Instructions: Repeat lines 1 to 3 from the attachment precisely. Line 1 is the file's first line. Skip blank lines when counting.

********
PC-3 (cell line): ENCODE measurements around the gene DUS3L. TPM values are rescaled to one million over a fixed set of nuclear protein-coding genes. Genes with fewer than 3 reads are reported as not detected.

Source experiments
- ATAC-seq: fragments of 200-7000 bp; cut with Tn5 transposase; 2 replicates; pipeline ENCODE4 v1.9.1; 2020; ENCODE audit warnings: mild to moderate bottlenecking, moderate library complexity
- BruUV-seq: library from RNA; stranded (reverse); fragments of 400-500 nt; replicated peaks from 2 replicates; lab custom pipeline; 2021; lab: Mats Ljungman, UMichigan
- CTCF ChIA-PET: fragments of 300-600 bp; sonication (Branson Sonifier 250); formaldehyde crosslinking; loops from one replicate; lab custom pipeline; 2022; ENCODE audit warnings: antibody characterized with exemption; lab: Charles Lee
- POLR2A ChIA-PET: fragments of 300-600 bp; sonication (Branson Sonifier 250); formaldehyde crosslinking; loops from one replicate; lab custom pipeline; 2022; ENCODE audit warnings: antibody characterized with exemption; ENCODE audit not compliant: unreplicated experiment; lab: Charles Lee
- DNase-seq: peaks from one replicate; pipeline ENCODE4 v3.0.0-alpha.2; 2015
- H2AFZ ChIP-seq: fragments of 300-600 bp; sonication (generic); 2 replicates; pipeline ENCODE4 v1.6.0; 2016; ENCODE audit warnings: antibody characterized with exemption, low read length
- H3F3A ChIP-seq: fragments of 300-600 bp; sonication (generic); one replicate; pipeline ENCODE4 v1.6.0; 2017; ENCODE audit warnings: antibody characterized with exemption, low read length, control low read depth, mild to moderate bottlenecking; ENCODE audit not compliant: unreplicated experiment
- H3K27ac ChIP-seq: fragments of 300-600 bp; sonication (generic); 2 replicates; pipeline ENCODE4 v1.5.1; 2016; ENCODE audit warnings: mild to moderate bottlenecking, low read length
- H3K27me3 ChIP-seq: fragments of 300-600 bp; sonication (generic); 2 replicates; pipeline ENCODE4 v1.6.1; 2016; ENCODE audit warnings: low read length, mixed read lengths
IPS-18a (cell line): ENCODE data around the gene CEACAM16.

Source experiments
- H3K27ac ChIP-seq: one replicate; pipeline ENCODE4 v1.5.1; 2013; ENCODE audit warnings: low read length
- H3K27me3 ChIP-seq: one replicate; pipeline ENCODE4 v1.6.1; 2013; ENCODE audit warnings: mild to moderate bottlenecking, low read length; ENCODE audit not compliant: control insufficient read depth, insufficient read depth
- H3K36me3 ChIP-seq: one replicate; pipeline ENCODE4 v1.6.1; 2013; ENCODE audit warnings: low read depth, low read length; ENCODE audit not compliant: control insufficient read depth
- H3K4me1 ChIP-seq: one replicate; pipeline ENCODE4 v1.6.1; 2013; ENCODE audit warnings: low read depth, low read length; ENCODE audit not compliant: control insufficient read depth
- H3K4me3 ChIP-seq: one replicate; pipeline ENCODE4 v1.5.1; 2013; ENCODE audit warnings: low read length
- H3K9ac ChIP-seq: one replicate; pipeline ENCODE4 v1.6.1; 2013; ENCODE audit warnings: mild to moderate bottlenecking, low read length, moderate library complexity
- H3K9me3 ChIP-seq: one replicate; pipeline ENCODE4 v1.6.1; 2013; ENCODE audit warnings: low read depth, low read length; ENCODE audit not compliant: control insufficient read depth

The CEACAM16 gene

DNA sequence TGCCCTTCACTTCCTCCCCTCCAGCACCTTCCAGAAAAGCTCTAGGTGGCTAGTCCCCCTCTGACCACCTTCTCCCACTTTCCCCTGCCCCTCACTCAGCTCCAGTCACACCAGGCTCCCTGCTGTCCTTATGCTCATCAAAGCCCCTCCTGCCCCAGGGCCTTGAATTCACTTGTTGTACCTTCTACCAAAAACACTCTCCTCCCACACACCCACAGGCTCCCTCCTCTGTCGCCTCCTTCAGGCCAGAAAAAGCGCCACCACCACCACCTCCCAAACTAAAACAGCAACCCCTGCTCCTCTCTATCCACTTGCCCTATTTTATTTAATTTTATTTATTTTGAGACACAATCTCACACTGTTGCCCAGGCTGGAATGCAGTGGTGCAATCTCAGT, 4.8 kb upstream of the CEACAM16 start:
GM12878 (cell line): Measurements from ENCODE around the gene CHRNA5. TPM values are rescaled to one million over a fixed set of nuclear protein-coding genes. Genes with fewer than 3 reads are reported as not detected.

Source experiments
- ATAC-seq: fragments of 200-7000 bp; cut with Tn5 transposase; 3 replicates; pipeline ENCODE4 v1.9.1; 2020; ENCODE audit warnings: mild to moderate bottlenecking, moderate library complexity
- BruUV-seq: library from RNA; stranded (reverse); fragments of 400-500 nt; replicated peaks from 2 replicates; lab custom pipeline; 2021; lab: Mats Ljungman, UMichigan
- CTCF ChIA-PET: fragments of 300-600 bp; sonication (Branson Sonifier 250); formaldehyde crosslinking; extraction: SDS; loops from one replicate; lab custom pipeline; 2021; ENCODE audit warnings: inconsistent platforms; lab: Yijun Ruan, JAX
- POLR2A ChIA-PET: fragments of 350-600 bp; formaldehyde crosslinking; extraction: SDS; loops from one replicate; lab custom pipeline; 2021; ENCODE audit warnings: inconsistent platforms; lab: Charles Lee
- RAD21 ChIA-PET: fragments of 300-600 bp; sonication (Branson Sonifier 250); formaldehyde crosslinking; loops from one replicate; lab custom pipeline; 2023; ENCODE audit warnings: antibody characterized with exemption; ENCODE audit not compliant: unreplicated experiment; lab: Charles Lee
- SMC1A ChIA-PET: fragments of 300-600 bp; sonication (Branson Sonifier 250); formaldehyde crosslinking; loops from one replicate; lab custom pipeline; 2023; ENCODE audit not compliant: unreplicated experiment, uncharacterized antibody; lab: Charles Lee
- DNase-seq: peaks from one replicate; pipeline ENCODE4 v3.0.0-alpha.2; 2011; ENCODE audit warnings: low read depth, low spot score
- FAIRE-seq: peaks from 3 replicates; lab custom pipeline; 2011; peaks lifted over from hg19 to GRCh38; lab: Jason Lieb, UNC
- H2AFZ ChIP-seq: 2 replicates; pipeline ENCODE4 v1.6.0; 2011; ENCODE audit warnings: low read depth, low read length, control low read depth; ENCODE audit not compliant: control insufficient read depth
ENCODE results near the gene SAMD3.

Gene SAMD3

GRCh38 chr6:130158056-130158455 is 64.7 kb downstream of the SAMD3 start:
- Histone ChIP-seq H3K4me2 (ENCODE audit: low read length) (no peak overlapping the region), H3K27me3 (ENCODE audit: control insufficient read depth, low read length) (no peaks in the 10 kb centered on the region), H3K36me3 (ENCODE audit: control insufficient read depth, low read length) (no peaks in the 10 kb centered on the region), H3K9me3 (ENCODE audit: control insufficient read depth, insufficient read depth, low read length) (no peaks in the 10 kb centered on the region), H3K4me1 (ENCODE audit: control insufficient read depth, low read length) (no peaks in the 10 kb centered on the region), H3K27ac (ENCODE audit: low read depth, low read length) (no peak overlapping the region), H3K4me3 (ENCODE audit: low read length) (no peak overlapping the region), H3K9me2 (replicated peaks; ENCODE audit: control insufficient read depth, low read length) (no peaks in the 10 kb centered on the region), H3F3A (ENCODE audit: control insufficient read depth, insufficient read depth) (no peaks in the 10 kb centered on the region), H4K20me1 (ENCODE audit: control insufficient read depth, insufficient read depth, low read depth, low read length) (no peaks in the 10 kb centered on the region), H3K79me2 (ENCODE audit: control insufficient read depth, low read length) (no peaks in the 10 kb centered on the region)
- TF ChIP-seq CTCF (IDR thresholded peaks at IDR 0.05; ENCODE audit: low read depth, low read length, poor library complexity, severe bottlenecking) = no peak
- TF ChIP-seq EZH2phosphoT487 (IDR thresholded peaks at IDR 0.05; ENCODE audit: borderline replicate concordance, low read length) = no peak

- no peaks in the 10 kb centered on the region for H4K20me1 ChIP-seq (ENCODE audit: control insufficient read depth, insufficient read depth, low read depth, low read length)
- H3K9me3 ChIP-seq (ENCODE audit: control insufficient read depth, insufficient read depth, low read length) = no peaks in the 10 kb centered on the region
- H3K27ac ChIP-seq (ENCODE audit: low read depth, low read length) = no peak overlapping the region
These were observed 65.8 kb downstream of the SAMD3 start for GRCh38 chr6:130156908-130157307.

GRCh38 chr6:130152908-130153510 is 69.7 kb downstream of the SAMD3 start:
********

PC-3 (cell line): ENCODE measurements around the gene DUS3L. TPM values are rescaled to one million over a fixed set of nuclear protein-coding genes. Genes with fewer than 3 reads are reported as not detected.

Source experiments
- ATAC-seq: fragments of 200-7000 bp; cut with Tn5 transposase; 2 replicates; pipeline ENCODE4 v1.9.1; 2020; ENCODE audit warnings: mild to moderate bottlenecking, moderate library complexity